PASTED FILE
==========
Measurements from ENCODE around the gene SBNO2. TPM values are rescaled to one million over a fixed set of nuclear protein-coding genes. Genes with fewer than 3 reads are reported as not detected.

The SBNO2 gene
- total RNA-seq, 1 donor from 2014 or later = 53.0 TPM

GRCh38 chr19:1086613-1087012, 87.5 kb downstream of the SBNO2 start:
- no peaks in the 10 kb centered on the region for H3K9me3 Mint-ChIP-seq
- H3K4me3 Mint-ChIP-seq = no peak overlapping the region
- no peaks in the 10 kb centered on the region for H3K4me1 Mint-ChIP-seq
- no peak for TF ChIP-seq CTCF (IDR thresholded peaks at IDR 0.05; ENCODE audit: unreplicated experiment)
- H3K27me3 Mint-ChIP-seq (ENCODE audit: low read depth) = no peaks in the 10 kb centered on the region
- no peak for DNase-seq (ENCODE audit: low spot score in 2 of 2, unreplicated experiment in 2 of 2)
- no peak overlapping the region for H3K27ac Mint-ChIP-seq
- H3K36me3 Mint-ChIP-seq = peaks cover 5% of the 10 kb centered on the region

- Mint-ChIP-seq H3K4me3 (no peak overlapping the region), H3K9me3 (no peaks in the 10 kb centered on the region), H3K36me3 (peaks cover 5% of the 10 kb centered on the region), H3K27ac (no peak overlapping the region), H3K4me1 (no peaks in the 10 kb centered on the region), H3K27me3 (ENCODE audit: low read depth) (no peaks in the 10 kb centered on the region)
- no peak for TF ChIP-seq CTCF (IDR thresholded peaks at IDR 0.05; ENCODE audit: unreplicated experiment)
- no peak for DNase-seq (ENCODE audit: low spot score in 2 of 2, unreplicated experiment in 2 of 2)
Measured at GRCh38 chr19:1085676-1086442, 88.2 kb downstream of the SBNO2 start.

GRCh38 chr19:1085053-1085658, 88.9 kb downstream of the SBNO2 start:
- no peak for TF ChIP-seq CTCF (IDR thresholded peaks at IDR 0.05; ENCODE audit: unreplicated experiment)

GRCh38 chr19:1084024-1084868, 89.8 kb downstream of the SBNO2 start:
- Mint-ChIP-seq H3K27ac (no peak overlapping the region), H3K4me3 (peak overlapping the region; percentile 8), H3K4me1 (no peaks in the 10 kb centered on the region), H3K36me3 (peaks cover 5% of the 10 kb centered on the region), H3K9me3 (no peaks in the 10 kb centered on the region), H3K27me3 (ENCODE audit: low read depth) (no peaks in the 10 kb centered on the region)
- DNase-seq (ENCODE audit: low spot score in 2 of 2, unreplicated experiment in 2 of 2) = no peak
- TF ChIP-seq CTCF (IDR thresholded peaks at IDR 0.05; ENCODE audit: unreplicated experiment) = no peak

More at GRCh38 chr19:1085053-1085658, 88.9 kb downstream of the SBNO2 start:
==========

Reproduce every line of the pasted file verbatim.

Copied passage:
Measurements from ENCODE around the gene SBNO2. TPM values are rescaled to one million over a fixed set of nuclear protein-coding genes. Genes with fewer than 3 reads are reported as not detected.

The SBNO2 gene
- total RNA-seq, 1 donor from 2014 or later = 53.0 TPM

GRCh38 chr19:1086613-1087012, 87.5 kb downstream of the SBNO2 start:
- no peaks in the 10 kb centered on the region for H3K9me3 Mint-ChIP-seq
- H3K4me3 Mint-ChIP-seq = no peak overlapping the region
- no peaks in the 10 kb centered on the region for H3K4me1 Mint-ChIP-seq
- no peak for TF ChIP-seq CTCF (IDR thresholded peaks at IDR 0.05; ENCODE audit: unreplicated experiment)
- H3K27me3 Mint-ChIP-seq (ENCODE audit: low read depth) = no peaks in the 10 kb centered on the region
- no peak for DNase-seq (ENCODE audit: low spot score in 2 of 2, unreplicated experiment in 2 of 2)
- no peak overlapping the region for H3K27ac Mint-ChIP-seq
- H3K36me3 Mint-ChIP-seq = peaks cover 5% of the 10 kb centered on the region

- Mint-ChIP-seq H3K4me3 (no peak overlapping the region), H3K9me3 (no peaks in the 10 kb centered on the region), H3K36me3 (peaks cover 5% of the 10 kb centered on the region), H3K27ac (no peak overlapping the region), H3K4me1 (no peaks in the 10 kb centered on the region), H3K27me3 (ENCODE audit: low read depth) (no peaks in the 10 kb centered on the region)
- no peak for TF ChIP-seq CTCF (IDR thresholded peaks at IDR 0.05; ENCODE audit: unreplicated experiment)
- no peak for DNase-seq (ENCODE audit: low spot score in 2 of 2, unreplicated experiment in 2 of 2)
Measured at GRCh38 chr19:1085676-1086442, 88.2 kb downstream of the SBNO2 start.

GRCh38 chr19:1085053-1085658, 88.9 kb downstream of the SBNO2 start:
- no peak for TF ChIP-seq CTCF (IDR thresholded peaks at IDR 0.05; ENCODE audit: unreplicated experiment)

GRCh38 chr19:1084024-1084868, 89.8 kb downstream of the SBNO2 start:
- Mint-ChIP-seq H3K27ac (no peak overlapping the region), H3K4me3 (peak overlapping the region; percentile 8), H3K4me1 (no peaks in the 10 kb centered on the region), H3K36me3 (peaks cover 5% of the 10 kb centered on the region), H3K9me3 (no peaks in the 10 kb centered on the region), H3K27me3 (ENCODE audit: low read depth) (no peaks in the 10 kb centered on the region)
- DNase-seq (ENCODE audit: low spot score in 2 of 2, unreplicated experiment in 2 of 2) = no peak
- TF ChIP-seq CTCF (IDR thresholded peaks at IDR 0.05; ENCODE audit: unreplicated experiment) = no peak

More at GRCh38 chr19:1085053-1085658, 88.9 kb downstream of the SBNO2 start: